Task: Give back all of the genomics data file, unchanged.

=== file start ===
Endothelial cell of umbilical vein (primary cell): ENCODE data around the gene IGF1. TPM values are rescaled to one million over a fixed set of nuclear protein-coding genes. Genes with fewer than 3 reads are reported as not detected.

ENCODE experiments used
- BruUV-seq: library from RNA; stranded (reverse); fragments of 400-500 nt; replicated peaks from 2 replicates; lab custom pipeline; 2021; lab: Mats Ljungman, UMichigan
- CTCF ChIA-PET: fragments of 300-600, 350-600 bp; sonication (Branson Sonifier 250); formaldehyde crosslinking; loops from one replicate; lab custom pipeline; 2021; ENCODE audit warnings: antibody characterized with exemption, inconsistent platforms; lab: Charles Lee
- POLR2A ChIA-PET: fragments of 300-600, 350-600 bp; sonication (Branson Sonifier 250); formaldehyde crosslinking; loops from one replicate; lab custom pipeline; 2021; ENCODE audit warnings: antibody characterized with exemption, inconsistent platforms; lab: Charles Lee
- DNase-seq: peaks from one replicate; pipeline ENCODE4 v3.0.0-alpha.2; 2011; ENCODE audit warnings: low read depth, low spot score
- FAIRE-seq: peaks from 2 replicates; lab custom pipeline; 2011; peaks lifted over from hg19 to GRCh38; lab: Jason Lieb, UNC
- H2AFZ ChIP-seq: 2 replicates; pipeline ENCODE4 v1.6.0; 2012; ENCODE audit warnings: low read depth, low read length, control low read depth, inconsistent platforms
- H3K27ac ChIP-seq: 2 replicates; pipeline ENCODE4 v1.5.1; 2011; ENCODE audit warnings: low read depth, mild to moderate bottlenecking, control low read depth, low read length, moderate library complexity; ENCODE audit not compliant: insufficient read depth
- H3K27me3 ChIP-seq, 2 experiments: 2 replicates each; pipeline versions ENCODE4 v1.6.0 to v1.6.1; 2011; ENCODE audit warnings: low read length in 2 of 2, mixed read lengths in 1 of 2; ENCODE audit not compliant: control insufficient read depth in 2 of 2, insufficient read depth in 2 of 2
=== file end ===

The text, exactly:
Endothelial cell of umbilical vein (primary cell): ENCODE data around the gene IGF1. TPM values are rescaled to one million over a fixed set of nuclear protein-coding genes. Genes with fewer than 3 reads are reported as not detected.

ENCODE experiments used
- BruUV-seq: library from RNA; stranded (reverse); fragments of 400-500 nt; replicated peaks from 2 replicates; lab custom pipeline; 2021; lab: Mats Ljungman, UMichigan
- CTCF ChIA-PET: fragments of 300-600, 350-600 bp; sonication (Branson Sonifier 250); formaldehyde crosslinking; loops from one replicate; lab custom pipeline; 2021; ENCODE audit warnings: antibody characterized with exemption, inconsistent platforms; lab: Charles Lee
- POLR2A ChIA-PET: fragments of 300-600, 350-600 bp; sonication (Branson Sonifier 250); formaldehyde crosslinking; loops from one replicate; lab custom pipeline; 2021; ENCODE audit warnings: antibody characterized with exemption, inconsistent platforms; lab: Charles Lee
- DNase-seq: peaks from one replicate; pipeline ENCODE4 v3.0.0-alpha.2; 2011; ENCODE audit warnings: low read depth, low spot score
- FAIRE-seq: peaks from 2 replicates; lab custom pipeline; 2011; peaks lifted over from hg19 to GRCh38; lab: Jason Lieb, UNC
- H2AFZ ChIP-seq: 2 replicates; pipeline ENCODE4 v1.6.0; 2012; ENCODE audit warnings: low read depth, low read length, control low read depth, inconsistent platforms
- H3K27ac ChIP-seq: 2 replicates; pipeline ENCODE4 v1.5.1; 2011; ENCODE audit warnings: low read depth, mild to moderate bottlenecking, control low read depth, low read length, moderate library complexity; ENCODE audit not compliant: insufficient read depth
- H3K27me3 ChIP-seq, 2 experiments: 2 replicates each; pipeline versions ENCODE4 v1.6.0 to v1.6.1; 2011; ENCODE audit warnings: low read length in 2 of 2, mixed read lengths in 1 of 2; ENCODE audit not compliant: control insufficient read depth in 2 of 2, insufficient read depth in 2 of 2